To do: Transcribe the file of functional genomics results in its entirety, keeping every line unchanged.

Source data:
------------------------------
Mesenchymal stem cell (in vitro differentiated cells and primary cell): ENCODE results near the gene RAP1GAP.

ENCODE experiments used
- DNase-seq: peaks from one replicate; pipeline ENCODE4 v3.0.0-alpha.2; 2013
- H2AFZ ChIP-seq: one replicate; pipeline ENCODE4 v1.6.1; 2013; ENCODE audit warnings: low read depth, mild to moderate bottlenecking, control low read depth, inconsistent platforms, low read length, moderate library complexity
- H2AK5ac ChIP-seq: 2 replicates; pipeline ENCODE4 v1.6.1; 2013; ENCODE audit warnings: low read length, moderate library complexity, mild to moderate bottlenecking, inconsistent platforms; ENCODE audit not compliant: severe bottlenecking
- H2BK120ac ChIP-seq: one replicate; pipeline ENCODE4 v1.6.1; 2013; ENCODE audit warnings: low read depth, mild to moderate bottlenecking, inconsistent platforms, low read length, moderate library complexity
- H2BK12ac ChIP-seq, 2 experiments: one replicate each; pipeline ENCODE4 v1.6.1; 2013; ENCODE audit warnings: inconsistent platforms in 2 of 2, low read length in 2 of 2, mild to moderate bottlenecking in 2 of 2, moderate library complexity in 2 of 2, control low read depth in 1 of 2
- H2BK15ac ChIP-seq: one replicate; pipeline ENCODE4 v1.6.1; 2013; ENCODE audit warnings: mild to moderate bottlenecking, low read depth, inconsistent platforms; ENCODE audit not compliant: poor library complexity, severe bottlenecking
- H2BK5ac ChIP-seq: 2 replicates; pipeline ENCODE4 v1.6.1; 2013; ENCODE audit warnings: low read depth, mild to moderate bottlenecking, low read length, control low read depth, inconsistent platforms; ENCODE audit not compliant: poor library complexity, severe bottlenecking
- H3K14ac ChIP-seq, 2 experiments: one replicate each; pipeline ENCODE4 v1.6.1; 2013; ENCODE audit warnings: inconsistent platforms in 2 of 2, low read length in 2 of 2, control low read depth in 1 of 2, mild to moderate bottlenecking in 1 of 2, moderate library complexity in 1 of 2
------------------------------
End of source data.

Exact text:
Mesenchymal stem cell (in vitro differentiated cells and primary cell): ENCODE results near the gene RAP1GAP.

ENCODE experiments used
- DNase-seq: peaks from one replicate; pipeline ENCODE4 v3.0.0-alpha.2; 2013
- H2AFZ ChIP-seq: one replicate; pipeline ENCODE4 v1.6.1; 2013; ENCODE audit warnings: low read depth, mild to moderate bottlenecking, control low read depth, inconsistent platforms, low read length, moderate library complexity
- H2AK5ac ChIP-seq: 2 replicates; pipeline ENCODE4 v1.6.1; 2013; ENCODE audit warnings: low read length, moderate library complexity, mild to moderate bottlenecking, inconsistent platforms; ENCODE audit not compliant: severe bottlenecking
- H2BK120ac ChIP-seq: one replicate; pipeline ENCODE4 v1.6.1; 2013; ENCODE audit warnings: low read depth, mild to moderate bottlenecking, inconsistent platforms, low read length, moderate library complexity
- H2BK12ac ChIP-seq, 2 experiments: one replicate each; pipeline ENCODE4 v1.6.1; 2013; ENCODE audit warnings: inconsistent platforms in 2 of 2, low read length in 2 of 2, mild to moderate bottlenecking in 2 of 2, moderate library complexity in 2 of 2, control low read depth in 1 of 2
- H2BK15ac ChIP-seq: one replicate; pipeline ENCODE4 v1.6.1; 2013; ENCODE audit warnings: mild to moderate bottlenecking, low read depth, inconsistent platforms; ENCODE audit not compliant: poor library complexity, severe bottlenecking
- H2BK5ac ChIP-seq: 2 replicates; pipeline ENCODE4 v1.6.1; 2013; ENCODE audit warnings: low read depth, mild to moderate bottlenecking, low read length, control low read depth, inconsistent platforms; ENCODE audit not compliant: poor library complexity, severe bottlenecking
- H3K14ac ChIP-seq, 2 experiments: one replicate each; pipeline ENCODE4 v1.6.1; 2013; ENCODE audit warnings: inconsistent platforms in 2 of 2, low read length in 2 of 2, control low read depth in 1 of 2, mild to moderate bottlenecking in 1 of 2, moderate library complexity in 1 of 2